Actinomycetales infections in slender-horned gazelles: Six cases (1987-1989)

Hailu Kinde From the California Veterinary Diagnostic Laboratory System, School of Veterinary Medicine, University of California, Davis, CA 95616 (Kinde, Walker, Daft), and The Living Desert, 47-900 Portola, Palm Desert, CA 92260 (Skinner, Hughes).

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Richard L. Walker From the California Veterinary Diagnostic Laboratory System, School of Veterinary Medicine, University of California, Davis, CA 95616 (Kinde, Walker, Daft), and The Living Desert, 47-900 Portola, Palm Desert, CA 92260 (Skinner, Hughes).

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Virginia A. Skinner From the California Veterinary Diagnostic Laboratory System, School of Veterinary Medicine, University of California, Davis, CA 95616 (Kinde, Walker, Daft), and The Living Desert, 47-900 Portola, Palm Desert, CA 92260 (Skinner, Hughes).

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Barbara M. Daft From the California Veterinary Diagnostic Laboratory System, School of Veterinary Medicine, University of California, Davis, CA 95616 (Kinde, Walker, Daft), and The Living Desert, 47-900 Portola, Palm Desert, CA 92260 (Skinner, Hughes).

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Roberta L. Hughes From the California Veterinary Diagnostic Laboratory System, School of Veterinary Medicine, University of California, Davis, CA 95616 (Kinde, Walker, Daft), and The Living Desert, 47-900 Portola, Palm Desert, CA 92260 (Skinner, Hughes).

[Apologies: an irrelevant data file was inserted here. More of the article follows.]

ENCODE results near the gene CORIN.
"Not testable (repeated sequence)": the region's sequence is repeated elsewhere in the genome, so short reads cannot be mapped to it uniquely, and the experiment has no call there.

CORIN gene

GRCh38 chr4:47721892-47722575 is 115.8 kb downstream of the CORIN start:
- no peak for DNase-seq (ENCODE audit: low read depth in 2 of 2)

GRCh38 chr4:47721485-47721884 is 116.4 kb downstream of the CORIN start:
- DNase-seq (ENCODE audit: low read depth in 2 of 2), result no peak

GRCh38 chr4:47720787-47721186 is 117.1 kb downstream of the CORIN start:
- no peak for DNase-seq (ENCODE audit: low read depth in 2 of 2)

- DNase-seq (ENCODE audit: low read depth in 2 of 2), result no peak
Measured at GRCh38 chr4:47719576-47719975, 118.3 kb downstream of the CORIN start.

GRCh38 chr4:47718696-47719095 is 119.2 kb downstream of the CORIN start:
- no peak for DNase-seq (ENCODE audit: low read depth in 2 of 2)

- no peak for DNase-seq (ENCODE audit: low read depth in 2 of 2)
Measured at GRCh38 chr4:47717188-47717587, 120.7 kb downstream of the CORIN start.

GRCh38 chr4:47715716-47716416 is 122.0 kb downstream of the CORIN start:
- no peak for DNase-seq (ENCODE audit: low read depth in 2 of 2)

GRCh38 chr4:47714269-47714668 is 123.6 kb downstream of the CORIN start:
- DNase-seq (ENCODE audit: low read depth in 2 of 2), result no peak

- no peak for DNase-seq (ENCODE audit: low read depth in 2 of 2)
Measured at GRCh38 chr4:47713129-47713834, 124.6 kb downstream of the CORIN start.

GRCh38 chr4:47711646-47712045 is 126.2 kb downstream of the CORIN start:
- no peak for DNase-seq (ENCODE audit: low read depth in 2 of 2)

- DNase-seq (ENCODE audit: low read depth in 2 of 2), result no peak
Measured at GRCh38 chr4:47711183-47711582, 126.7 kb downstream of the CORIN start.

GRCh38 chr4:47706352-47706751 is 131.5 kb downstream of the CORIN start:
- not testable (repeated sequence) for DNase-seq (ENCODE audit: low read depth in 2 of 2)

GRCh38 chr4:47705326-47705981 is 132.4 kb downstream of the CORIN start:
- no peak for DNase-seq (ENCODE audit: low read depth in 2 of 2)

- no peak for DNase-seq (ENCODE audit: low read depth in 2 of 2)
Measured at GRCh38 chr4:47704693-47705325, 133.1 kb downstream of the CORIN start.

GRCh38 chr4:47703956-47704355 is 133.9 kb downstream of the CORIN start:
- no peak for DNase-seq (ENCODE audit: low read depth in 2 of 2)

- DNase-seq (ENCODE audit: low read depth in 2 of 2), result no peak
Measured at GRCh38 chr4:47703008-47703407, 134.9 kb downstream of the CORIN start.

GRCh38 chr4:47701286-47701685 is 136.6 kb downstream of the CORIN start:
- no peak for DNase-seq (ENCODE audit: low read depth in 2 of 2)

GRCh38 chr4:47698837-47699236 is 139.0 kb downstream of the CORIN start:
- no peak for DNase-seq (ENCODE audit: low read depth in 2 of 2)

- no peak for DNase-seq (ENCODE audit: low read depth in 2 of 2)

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Summary

Disseminated Actinomycetales infections were diagnosed in 6 slender-horned gazelles at a zoologic park over a 17-month period. Nocardia and Mycobacterium spp were isolated. Possible predisposing causes leading to infection were investigated. Environmental contamination where the gazelles were housed was not high, and other breeds of gazelles at the park did not become infected, indicating that environmental exposure was not the sole factor involved. Information gathered from questionnaires sent to other zoologic parks and personnel communications indicated that this was not an isolated incident. Investigation into the genetic lineage of the gazelles revealed substantial inbreeding in prior generations. These findings suggested inbreeding may have been an important predisposing factor leading to infection. Careful scrutiny to ensure maximal heterozygosity of future breedings is warranted.

Summary

Disseminated Actinomycetales infections were diagnosed in 6 slender-horned gazelles at a zoologic park over a 17-month period. Nocardia and Mycobacterium spp were isolated. Possible predisposing causes leading to infection were investigated. Environmental contamination where the gazelles were housed was not high, and other breeds of gazelles at the park did not become infected, indicating that environmental exposure was not the sole factor involved. Information gathered from questionnaires sent to other zoologic parks and personnel communications indicated that this was not an isolated incident. Investigation into the genetic lineage of the gazelles revealed substantial inbreeding in prior generations. These findings suggested inbreeding may have been an important predisposing factor leading to infection. Careful scrutiny to ensure maximal heterozygosity of future breedings is warranted.

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